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The present study examined some specific mechanisms that might underlie the connection between alcohol and suicide risk. According to the Interpersonal-Psychological Theory of Suicide, individuals who experience thwarted belongingness, perceived burdensomeness and an increased ability and willingness to tolerate physical pain are at an elevated risk for a lethal suicide attempt. We examined this theory while also investigating possible mechanisms by which alcohol intoxication might increase factors associated with suicide risk. Specifically, we examined a leading theory of alcohol's effect on emotion, which suggests that alcohol can actually increase distress in certain situations. This, combined with alcohol's analgesic properties and ability to increase fearlessness suggest that alcohol intoxication could dramatically increase the risk and lethality of suicide-related behaviors. In the present study, we manipulated beverage (alcohol versus no-alcohol) and personality feedback (thwarted belongingness versus misfortune control) and measured tolerance for self-inflicted pain via a cold pressor. As predicted, results demonstrate that individuals who had their sense of belongingness thwarted and subsequently consumed alcohol demonstrated significantly higher self-inflicted pain tolerance than those in other groups.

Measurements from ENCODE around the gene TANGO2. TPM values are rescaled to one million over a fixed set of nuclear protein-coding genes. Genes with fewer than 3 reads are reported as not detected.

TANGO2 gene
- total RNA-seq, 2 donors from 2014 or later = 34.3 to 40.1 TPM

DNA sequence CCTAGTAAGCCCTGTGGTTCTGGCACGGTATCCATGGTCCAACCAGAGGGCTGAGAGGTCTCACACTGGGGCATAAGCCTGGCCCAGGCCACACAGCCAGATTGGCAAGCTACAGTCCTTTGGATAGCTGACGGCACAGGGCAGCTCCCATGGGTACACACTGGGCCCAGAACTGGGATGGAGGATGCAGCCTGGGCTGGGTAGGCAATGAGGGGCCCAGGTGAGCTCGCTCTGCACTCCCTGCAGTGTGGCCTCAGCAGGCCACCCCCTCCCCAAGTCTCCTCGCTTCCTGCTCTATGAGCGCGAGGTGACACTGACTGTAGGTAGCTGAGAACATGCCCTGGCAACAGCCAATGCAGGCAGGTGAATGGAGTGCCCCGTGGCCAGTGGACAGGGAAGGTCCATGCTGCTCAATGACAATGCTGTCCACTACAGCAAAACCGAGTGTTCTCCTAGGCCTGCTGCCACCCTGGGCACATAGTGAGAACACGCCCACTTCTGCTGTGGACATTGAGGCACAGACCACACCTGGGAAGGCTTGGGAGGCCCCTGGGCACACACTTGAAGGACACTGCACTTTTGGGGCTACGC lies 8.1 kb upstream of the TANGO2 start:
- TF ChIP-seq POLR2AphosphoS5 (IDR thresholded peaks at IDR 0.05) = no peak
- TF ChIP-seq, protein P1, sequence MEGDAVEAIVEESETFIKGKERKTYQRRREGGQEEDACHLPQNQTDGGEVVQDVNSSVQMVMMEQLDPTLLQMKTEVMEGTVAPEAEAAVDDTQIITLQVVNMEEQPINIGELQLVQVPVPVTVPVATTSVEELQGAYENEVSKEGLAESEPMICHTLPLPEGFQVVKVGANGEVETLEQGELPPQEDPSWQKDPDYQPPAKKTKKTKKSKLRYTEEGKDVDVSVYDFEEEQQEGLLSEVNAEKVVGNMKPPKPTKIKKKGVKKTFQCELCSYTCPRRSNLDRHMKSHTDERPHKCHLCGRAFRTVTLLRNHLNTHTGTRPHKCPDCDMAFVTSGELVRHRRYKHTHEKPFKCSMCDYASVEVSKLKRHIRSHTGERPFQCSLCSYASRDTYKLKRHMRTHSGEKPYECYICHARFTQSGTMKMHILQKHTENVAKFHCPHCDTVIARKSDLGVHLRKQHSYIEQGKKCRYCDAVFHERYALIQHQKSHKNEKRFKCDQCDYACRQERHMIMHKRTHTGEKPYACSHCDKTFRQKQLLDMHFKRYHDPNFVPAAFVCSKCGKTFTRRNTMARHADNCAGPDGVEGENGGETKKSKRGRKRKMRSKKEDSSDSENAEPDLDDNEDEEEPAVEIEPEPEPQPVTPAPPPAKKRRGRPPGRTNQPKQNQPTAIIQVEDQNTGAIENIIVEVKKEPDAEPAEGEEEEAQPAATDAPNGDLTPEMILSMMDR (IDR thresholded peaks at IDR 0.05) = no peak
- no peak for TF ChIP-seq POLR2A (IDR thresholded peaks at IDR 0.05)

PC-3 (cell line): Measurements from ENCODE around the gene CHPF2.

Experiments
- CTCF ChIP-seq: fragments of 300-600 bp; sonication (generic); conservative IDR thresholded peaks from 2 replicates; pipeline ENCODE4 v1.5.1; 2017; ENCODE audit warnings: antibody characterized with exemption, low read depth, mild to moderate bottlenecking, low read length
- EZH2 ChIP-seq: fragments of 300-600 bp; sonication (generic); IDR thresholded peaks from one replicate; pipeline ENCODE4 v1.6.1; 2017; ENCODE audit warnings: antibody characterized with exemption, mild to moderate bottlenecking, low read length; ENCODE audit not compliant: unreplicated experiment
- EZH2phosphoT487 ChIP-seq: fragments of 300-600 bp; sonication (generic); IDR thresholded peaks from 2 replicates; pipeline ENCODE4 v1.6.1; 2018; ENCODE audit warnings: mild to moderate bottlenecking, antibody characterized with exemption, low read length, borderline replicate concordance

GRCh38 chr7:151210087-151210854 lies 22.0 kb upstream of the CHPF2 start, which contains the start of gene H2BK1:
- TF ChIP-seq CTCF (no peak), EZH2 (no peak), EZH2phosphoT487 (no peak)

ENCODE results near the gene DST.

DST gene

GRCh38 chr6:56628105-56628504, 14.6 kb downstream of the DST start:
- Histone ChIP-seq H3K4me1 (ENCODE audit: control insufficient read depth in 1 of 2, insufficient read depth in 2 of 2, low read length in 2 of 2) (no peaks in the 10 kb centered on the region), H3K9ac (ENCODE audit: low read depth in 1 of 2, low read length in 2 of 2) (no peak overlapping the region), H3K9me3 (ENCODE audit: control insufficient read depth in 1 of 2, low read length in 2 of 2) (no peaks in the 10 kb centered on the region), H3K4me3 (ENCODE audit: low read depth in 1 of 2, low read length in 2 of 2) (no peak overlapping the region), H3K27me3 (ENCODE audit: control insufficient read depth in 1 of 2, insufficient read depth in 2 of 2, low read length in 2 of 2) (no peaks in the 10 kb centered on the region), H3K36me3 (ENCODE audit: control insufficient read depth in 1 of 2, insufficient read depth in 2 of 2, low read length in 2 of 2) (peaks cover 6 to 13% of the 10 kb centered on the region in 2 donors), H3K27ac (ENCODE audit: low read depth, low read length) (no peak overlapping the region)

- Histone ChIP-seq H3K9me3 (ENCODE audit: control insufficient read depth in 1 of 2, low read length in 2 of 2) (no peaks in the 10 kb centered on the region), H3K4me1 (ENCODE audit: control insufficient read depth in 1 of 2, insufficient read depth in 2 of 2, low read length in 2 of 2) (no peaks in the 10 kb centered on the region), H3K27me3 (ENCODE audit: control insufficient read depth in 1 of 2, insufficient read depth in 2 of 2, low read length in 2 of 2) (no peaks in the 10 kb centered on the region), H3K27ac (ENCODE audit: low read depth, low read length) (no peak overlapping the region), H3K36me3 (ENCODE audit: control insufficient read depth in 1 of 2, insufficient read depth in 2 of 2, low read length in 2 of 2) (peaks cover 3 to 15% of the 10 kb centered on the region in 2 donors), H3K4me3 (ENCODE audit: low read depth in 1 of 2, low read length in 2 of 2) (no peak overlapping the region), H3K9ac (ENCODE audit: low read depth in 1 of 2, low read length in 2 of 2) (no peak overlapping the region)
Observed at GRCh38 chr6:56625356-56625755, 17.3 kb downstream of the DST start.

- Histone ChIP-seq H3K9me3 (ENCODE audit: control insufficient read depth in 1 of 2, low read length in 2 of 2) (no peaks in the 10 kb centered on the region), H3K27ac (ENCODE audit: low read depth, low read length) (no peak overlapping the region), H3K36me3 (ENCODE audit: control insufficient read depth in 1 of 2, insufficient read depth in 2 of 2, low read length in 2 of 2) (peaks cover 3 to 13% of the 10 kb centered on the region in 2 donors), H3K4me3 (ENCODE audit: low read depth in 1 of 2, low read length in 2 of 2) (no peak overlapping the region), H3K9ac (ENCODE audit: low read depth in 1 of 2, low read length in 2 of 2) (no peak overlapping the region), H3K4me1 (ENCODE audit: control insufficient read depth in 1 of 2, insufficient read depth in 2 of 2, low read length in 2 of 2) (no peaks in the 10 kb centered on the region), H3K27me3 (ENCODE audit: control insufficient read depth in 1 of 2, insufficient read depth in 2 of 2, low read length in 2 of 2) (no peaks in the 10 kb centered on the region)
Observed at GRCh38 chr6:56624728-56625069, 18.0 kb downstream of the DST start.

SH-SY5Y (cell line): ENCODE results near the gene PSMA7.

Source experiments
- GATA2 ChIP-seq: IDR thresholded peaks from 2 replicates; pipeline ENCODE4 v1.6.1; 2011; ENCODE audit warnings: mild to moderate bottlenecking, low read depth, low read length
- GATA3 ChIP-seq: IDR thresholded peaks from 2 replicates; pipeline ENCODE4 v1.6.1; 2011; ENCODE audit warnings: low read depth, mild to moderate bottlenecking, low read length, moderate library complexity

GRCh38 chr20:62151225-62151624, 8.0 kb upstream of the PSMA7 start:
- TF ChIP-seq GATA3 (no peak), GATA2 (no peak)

alcohol, non-suicidal self-injury, pain tolerance, social rejection, suicide, thwarted belongingness
Date of Defense
April 21, 2011.
A Dissertation submitted to the Department of Psychology in partial fulfillment of the requirements for the degree of Doctor of Philosophy.
Includes bibliographical references.
Alan R. Lang, Professor Directing Dissertation; Dina J. Wilke, University Representative; Christopher J. Patrick, Committee Member; Jon K. Maner, Committee Member; Thomas E. Joiner, Committee Member.
Florida State University
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